MILESTONE! Ugandan student innovates mosquito repellant from sour milk

Jovia Kisaakye

Jovia Kisaakye, a student at Makerere University

By her own admission, 20-year-old Jovia Kisaakye, a Makerere University business statistics student, has been a restless soul since.

When she was 17 she began looking for solutions to a problem that had led to tragedy in her family.

Growing up in the Ugandan town of Lukaya, Kisaakye’s family depended on livestock farming for their daily income and general sustenance. For the animals to have a constant supply of water for drinking, her parents dug trenches to trap rainwater. Although this solved the water problem, it created another problem — the trenches became a breeding ground for mosquitoes.

Young Kisaakye often missed school because of frequent malaria attacks. When her younger brother died from the disease at the age of five the family stopped farming with cattle.

For Kisaakye, the decision was a relief, not only because she associated it with the death of her brother and illness, but because of the helplessness she felt at seeing so much milk going to waste after it was not sold because the family did not have electricity and fridges.


It was “agonising” for her to watch her mother suffer, looking for other means to put food on the table after failing to sell the milk, which would regularly spoil.

“The death of my brother was so painful that I don’t like revisiting it,” Kisaakye said.

She often wondered if there was a way she could help find a solution to make up for her personal and family tragedy but also to help save more lives, especially those of children. At the same time, she was very aware of the need to improve the incomes of farmers.

Her journey started to crystallise when was at high school.

“[W]hen I finally joined Chichende High School and began taking up regular agricultural projects, my desire to use sour milk into useful products grew stronger,” she said.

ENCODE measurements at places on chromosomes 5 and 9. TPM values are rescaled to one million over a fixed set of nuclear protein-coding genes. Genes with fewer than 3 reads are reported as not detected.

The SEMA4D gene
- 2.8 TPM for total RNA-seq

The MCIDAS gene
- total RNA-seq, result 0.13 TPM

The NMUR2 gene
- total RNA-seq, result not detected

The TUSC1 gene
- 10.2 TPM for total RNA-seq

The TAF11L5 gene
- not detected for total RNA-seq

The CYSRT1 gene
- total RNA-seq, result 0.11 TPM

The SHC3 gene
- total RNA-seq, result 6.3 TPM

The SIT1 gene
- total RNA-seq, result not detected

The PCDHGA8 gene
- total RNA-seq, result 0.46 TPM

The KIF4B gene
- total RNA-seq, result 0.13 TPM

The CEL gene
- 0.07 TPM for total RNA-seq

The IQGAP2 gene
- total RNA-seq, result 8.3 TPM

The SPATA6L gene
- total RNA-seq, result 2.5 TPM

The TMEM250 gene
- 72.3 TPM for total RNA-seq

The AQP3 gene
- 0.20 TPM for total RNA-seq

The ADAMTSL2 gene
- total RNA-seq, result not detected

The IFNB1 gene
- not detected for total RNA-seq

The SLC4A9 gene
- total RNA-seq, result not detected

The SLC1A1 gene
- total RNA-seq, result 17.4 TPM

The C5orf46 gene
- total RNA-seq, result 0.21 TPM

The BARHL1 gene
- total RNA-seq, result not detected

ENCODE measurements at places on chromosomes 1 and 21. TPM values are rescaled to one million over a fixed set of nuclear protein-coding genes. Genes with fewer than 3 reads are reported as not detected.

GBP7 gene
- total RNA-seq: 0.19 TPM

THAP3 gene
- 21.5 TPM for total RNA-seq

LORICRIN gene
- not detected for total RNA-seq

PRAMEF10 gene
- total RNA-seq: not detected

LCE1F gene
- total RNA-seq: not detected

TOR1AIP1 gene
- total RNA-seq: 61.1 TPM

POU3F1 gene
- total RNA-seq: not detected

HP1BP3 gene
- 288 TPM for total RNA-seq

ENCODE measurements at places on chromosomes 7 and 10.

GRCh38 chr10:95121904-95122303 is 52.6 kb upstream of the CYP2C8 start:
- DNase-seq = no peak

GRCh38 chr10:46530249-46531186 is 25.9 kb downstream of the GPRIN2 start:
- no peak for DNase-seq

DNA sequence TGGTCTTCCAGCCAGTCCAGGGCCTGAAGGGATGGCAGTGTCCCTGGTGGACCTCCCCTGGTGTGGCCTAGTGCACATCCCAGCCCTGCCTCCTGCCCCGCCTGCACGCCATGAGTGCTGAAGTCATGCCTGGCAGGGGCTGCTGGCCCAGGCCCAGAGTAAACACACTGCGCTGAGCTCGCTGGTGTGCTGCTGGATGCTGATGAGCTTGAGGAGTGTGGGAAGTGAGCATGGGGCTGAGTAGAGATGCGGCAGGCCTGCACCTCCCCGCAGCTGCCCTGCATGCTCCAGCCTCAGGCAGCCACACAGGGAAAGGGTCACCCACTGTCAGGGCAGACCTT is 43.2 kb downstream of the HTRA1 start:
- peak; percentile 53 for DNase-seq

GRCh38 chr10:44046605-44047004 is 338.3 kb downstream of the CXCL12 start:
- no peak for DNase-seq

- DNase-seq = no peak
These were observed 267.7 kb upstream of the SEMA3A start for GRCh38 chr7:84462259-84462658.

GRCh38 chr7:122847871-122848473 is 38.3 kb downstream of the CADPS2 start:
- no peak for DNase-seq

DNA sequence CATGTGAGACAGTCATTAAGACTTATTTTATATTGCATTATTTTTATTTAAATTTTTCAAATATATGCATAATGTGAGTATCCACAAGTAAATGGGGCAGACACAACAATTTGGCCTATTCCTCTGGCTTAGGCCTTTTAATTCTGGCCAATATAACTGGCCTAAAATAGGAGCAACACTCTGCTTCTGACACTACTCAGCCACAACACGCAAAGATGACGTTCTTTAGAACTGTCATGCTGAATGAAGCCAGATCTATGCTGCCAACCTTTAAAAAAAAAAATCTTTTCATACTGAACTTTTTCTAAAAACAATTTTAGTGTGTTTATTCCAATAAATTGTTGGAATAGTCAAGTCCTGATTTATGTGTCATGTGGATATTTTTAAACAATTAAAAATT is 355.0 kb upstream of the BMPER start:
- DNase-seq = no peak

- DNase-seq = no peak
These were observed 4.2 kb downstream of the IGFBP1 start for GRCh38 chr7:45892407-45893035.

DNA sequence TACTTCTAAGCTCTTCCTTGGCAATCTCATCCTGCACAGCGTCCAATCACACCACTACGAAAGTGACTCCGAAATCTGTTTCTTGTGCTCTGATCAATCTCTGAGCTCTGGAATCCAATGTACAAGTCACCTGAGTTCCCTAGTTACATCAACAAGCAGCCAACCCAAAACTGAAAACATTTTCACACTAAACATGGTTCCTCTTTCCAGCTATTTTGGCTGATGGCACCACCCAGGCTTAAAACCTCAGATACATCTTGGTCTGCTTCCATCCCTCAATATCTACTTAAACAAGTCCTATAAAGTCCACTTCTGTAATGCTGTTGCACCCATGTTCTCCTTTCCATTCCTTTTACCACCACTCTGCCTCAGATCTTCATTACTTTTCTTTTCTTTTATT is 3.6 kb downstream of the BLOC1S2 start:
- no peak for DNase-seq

Kisaakye developed an understanding of the problem and her desire to do something with her knowledge grew.

Kisaakye was in charge of agricultural projects when she met two university students conducting projects at Kisaakye’s high school. They would later become her business partners.

In 2019, Kisaakye was admitted to Makerere University, where she met up again with Brasio Kawere and Patrick Sseremba.

Kawere graduated with a degree in dental surgery and Sseremba is now a doctor at Mulago National Referral Hospital in Kampala.

Sseremba said Kisaakye’s ambition and passion drove him to join her in her quest.

“Jovia was an ambitious young girl. Unlike many girls her age who expect parents to sustain them, she wasn’t one. She had millions of ideas in her head, and I thought of joining her in the journey. She loves her work and always points me to new opportunities that I can go for,” he said.

After rigorous research, the trio learned that the solid sour milk could be used to make a lotion.

In 2019, after a few tests and trials, they came up with their first prototype, named Sparkle mosquito repellant milk lotion. They obtained a $1 500 grant from the Makerere University Incubation Centre to develop the project under the guidance of professors, laboratory technicians and lecturers.

By 2020, they had tested the market to ascertain the efficacy of the lotion and improve its user acceptability.

The business venture sources 40% of its sour milk directly from dairy farmers, who sell a litre at the same price (700 USh) as fresh milk, thus cushioning them from losses.

The remaining percentage of milk is obtained from large factories and wholesalers who fail to penetrate the market and sell at a lesser price than fresh milk.

Given the success, Kisaakye did not forget her desire to be part of the solution to ending malaria. She convinced her co-founders to undertake research to see if they could create a mosquito repellent.

In 2021, the team started mixing mosquito repellent organic plant extracts with sour milk.